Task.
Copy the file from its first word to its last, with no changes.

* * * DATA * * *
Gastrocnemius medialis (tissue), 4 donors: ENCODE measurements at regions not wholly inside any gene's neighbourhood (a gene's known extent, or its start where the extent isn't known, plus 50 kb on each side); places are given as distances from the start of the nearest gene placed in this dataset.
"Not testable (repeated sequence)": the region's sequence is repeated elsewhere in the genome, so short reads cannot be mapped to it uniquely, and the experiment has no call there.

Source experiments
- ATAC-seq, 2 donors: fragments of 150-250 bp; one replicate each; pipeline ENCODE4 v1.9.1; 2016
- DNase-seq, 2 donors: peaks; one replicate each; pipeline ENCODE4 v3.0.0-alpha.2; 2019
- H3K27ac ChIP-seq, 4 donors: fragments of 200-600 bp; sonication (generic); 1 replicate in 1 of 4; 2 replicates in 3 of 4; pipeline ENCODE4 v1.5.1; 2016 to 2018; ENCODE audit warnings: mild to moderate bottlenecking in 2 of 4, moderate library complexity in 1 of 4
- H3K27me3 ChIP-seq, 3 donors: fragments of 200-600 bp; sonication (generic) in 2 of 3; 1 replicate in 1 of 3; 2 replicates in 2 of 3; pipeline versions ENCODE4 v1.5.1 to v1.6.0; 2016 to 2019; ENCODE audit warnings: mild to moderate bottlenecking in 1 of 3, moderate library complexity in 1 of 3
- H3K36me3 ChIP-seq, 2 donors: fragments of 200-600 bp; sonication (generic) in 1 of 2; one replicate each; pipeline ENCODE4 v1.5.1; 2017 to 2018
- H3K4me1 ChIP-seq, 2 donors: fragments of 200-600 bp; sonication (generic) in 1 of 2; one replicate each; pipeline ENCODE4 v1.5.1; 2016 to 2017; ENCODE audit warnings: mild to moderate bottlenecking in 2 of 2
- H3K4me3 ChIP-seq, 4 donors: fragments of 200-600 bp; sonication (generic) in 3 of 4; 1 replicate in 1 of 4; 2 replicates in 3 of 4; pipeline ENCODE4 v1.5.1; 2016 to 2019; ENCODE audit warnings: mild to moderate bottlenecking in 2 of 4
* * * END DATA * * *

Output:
Gastrocnemius medialis (tissue), 4 donors: ENCODE measurements at regions not wholly inside any gene's neighbourhood (a gene's known extent, or its start where the extent isn't known, plus 50 kb on each side); places are given as distances from the start of the nearest gene placed in this dataset.
"Not testable (repeated sequence)": the region's sequence is repeated elsewhere in the genome, so short reads cannot be mapped to it uniquely, and the experiment has no call there.

Source experiments
- ATAC-seq, 2 donors: fragments of 150-250 bp; one replicate each; pipeline ENCODE4 v1.9.1; 2016
- DNase-seq, 2 donors: peaks; one replicate each; pipeline ENCODE4 v3.0.0-alpha.2; 2019
- H3K27ac ChIP-seq, 4 donors: fragments of 200-600 bp; sonication (generic); 1 replicate in 1 of 4; 2 replicates in 3 of 4; pipeline ENCODE4 v1.5.1; 2016 to 2018; ENCODE audit warnings: mild to moderate bottlenecking in 2 of 4, moderate library complexity in 1 of 4
- H3K27me3 ChIP-seq, 3 donors: fragments of 200-600 bp; sonication (generic) in 2 of 3; 1 replicate in 1 of 3; 2 replicates in 2 of 3; pipeline versions ENCODE4 v1.5.1 to v1.6.0; 2016 to 2019; ENCODE audit warnings: mild to moderate bottlenecking in 1 of 3, moderate library complexity in 1 of 3
- H3K36me3 ChIP-seq, 2 donors: fragments of 200-600 bp; sonication (generic) in 1 of 2; one replicate each; pipeline ENCODE4 v1.5.1; 2017 to 2018
- H3K4me1 ChIP-seq, 2 donors: fragments of 200-600 bp; sonication (generic) in 1 of 2; one replicate each; pipeline ENCODE4 v1.5.1; 2016 to 2017; ENCODE audit warnings: mild to moderate bottlenecking in 2 of 2
- H3K4me3 ChIP-seq, 4 donors: fragments of 200-600 bp; sonication (generic) in 3 of 4; 1 replicate in 1 of 4; 2 replicates in 3 of 4; pipeline ENCODE4 v1.5.1; 2016 to 2019; ENCODE audit warnings: mild to moderate bottlenecking in 2 of 4